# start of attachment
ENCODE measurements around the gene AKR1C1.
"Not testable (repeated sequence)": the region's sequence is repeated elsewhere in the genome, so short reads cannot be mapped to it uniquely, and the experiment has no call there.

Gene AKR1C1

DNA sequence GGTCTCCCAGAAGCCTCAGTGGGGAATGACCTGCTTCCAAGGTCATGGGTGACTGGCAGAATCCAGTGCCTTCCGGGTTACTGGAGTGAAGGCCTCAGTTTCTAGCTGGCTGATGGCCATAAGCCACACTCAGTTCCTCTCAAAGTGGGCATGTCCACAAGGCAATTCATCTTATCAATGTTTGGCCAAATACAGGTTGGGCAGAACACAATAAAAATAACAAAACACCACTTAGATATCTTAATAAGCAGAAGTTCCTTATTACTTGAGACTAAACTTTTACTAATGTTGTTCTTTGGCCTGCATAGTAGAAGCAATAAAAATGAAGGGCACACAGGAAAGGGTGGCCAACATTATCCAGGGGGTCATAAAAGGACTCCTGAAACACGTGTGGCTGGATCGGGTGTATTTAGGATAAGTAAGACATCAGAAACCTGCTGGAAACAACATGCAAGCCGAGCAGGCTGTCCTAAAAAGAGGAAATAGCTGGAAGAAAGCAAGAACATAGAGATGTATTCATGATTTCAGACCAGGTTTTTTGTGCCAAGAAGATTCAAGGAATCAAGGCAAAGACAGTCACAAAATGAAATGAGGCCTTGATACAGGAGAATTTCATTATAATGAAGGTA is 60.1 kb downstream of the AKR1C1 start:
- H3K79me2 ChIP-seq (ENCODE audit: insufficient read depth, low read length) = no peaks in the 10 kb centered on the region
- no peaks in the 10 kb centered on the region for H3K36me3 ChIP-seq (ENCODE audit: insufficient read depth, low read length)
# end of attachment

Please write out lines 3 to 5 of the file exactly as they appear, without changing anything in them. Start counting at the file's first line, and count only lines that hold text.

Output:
Gene AKR1C1

DNA sequence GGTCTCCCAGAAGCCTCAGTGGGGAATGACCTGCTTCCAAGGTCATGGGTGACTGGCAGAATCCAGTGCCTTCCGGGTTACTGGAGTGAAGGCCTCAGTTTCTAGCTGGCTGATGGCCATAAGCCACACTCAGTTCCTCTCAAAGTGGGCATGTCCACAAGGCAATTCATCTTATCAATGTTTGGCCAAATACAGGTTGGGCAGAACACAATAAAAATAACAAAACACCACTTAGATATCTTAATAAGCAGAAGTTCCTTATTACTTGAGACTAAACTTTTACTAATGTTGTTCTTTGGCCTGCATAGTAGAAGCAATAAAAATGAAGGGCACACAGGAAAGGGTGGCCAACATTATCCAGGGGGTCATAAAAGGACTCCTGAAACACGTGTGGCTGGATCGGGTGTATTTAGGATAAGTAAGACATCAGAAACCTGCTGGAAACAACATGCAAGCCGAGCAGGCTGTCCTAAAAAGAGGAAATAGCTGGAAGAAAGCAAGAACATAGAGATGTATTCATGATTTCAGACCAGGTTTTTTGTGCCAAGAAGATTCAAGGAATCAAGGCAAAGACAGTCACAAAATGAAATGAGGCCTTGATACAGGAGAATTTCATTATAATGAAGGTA is 60.1 kb downstream of the AKR1C1 start:
- H3K79me2 ChIP-seq (ENCODE audit: insufficient read depth, low read length) = no peaks in the 10 kb centered on the region